There’s something liberating about the yo-yo. I keep one on my desk for emergencies—like when a balky sentence has me hanging. You’d be surprised at how a twisted paragraph will straighten out and fly right after a few tosses of a yo-yo. In his superb novel, Stop Time, Frank Conroy wrote, “To yo-yo you have to let go.” And indeed you do; thinking too hard will tangle a yo-yo trick just as it can tie up an idea.
The strict parochial grade school I attended in the 1960s banned the yo-yo. It marked its owner as an idler who’d been lured astray. The Duncan slogan, a mantra almost, may have sounded like a rival liturgy too: “if it isn’t a Duncan, it isn’t a yo-yo, if it isn’t a Duncan, it isn’t a yo-yo....” Naturally, playing with the yo-yo at school took on the flavor of an outlawed pleasure.
During the baby boom, playgrounds were parking lots, and during recess in those years, the crowded asphalt, like kids’ play itself, became mostly kids’ territory. But still, the authorities could invade and confiscate a yo-yo if they discovered one. Once seized, the toy would be whirled and flung onto the school’s flat roof, ritually sacrificed. In my memory, this smooth move has merged with martial-arts movie choreography; it’s no longer possible to retrieve the moving image of the swirling black-and-white habit of the Dominican nun without also thinking of the kung-fu robes of the Shaolin priest.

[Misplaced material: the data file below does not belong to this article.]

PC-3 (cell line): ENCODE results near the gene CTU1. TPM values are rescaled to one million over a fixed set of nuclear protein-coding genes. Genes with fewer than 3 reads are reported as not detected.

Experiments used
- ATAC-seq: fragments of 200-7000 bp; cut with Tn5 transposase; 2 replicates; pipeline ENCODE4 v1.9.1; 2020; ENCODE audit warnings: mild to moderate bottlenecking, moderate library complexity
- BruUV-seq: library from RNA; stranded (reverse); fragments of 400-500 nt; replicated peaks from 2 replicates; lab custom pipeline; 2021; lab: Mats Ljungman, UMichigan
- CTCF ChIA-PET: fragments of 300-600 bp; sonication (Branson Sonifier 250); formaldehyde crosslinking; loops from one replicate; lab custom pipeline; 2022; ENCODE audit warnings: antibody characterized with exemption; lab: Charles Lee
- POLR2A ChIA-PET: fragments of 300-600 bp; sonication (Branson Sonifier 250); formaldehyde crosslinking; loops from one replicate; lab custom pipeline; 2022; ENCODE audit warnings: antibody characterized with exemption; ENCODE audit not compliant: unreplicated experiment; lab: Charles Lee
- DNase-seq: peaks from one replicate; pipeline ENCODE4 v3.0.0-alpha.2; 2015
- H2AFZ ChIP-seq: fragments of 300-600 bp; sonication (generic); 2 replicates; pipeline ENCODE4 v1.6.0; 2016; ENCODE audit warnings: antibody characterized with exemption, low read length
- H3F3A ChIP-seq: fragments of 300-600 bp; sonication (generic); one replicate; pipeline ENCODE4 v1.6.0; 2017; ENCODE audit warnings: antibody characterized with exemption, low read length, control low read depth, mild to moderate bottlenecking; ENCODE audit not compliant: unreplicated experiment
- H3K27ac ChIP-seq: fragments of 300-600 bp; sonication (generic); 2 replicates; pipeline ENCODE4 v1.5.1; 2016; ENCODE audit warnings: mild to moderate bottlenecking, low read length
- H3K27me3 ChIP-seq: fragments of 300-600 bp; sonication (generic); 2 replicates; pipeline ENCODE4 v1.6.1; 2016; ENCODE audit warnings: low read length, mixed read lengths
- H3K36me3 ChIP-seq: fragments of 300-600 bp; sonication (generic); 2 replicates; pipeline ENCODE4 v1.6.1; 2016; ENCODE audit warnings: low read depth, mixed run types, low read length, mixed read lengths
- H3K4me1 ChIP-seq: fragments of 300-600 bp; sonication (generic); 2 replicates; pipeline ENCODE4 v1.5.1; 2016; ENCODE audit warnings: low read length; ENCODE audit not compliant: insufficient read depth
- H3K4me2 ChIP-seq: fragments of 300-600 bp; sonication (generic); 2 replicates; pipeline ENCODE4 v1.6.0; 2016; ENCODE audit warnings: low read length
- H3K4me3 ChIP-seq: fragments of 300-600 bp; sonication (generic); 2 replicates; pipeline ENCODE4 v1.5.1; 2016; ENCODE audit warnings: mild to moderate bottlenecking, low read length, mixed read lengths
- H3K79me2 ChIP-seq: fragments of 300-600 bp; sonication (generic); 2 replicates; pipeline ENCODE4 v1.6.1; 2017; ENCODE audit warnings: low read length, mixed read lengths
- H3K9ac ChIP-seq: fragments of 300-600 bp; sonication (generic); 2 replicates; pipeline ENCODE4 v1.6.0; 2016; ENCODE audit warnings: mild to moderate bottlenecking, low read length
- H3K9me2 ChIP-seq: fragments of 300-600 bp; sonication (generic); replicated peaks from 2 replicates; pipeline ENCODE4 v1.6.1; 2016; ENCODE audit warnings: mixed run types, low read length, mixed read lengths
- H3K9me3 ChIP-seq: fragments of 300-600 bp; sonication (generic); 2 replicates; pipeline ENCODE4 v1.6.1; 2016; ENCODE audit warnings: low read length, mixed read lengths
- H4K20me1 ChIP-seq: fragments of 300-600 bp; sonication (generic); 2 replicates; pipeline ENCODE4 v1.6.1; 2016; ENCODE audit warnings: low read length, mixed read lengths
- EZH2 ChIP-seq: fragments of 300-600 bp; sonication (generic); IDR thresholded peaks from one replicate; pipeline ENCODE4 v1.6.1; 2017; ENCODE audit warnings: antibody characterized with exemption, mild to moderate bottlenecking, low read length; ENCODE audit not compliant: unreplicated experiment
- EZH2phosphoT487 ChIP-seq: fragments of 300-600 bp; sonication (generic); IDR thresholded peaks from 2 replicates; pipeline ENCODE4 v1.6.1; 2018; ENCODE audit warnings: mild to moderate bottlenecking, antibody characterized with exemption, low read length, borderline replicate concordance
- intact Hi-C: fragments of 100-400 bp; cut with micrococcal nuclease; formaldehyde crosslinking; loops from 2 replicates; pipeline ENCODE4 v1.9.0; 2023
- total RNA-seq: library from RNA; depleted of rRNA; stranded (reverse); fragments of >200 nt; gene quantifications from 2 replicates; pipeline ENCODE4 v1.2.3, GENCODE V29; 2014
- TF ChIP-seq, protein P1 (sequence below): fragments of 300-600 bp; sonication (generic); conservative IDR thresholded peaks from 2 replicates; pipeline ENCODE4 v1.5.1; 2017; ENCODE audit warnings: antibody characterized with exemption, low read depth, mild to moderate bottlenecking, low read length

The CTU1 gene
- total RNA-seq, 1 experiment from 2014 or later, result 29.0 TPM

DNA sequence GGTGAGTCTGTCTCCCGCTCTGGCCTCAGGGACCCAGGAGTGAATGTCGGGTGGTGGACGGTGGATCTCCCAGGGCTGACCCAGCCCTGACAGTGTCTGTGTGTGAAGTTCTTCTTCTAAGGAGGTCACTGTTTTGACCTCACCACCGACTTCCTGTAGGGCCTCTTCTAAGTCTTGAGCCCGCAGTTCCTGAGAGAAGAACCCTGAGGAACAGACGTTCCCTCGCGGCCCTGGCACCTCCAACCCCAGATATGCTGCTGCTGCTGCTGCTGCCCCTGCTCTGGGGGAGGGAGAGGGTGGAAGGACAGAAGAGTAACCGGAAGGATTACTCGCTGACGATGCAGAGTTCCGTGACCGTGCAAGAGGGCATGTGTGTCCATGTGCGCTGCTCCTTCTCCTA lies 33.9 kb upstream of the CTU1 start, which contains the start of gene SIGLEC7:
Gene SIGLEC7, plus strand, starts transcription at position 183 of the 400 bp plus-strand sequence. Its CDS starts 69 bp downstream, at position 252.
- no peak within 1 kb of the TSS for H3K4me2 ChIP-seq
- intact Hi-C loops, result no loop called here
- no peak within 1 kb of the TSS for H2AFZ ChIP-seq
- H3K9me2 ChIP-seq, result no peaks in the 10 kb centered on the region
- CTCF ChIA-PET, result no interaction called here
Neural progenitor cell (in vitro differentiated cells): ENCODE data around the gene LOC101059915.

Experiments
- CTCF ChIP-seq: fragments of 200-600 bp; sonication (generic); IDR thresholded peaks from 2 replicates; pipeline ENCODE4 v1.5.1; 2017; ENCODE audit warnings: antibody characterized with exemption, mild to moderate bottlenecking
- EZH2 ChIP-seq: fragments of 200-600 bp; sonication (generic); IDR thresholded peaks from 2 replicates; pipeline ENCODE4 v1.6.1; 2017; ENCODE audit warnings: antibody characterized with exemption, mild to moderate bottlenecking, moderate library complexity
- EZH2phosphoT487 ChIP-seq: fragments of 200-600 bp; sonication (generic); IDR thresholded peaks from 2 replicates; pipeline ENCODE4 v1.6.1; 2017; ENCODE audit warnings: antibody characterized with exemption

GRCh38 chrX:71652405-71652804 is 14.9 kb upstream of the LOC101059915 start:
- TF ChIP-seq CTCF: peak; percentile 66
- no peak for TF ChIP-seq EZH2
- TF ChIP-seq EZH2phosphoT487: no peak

Did this really happen? Now, I can’t say for certain. But I am sure we students imagined that a shining surface festooned with gleaming transparent Imperials waited above. The roof would be ankle deep in multi-colored Mardi Gras yo-yos, sleek black Tournaments too, and wooden spaceship-shaped Satellites that whistled. It was a field of dreams.
A version of this blog first appeared in Ed and Woody Sobey, The Way Toys Work (2008).